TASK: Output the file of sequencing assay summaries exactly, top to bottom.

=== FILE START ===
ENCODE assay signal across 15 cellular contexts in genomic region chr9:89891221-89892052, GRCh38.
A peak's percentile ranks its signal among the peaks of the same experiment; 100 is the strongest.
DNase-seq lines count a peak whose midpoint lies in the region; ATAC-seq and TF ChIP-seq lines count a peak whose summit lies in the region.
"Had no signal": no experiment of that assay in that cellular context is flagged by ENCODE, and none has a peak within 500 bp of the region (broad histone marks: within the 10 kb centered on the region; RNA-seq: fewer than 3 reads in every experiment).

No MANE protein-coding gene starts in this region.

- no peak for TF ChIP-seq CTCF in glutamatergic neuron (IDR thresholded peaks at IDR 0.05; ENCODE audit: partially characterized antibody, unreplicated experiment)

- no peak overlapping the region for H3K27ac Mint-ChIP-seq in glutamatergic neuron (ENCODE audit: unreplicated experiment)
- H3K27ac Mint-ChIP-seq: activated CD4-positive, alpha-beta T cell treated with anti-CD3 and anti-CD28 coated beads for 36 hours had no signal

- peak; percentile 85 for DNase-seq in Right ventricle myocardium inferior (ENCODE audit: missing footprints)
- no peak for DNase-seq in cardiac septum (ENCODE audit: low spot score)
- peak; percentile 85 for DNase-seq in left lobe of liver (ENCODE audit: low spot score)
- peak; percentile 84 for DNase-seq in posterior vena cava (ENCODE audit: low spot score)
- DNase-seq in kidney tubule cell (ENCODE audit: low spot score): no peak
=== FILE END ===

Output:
ENCODE assay signal across 15 cellular contexts in genomic region chr9:89891221-89892052, GRCh38.
A peak's percentile ranks its signal among the peaks of the same experiment; 100 is the strongest.
DNase-seq lines count a peak whose midpoint lies in the region; ATAC-seq and TF ChIP-seq lines count a peak whose summit lies in the region.
"Had no signal": no experiment of that assay in that cellular context is flagged by ENCODE, and none has a peak within 500 bp of the region (broad histone marks: within the 10 kb centered on the region; RNA-seq: fewer than 3 reads in every experiment).

No MANE protein-coding gene starts in this region.

- no peak for TF ChIP-seq CTCF in glutamatergic neuron (IDR thresholded peaks at IDR 0.05; ENCODE audit: partially characterized antibody, unreplicated experiment)

- no peak overlapping the region for H3K27ac Mint-ChIP-seq in glutamatergic neuron (ENCODE audit: unreplicated experiment)
- H3K27ac Mint-ChIP-seq: activated CD4-positive, alpha-beta T cell treated with anti-CD3 and anti-CD28 coated beads for 36 hours had no signal

- peak; percentile 85 for DNase-seq in Right ventricle myocardium inferior (ENCODE audit: missing footprints)
- no peak for DNase-seq in cardiac septum (ENCODE audit: low spot score)
- peak; percentile 85 for DNase-seq in left lobe of liver (ENCODE audit: low spot score)
- peak; percentile 84 for DNase-seq in posterior vena cava (ENCODE audit: low spot score)
- DNase-seq in kidney tubule cell (ENCODE audit: low spot score): no peak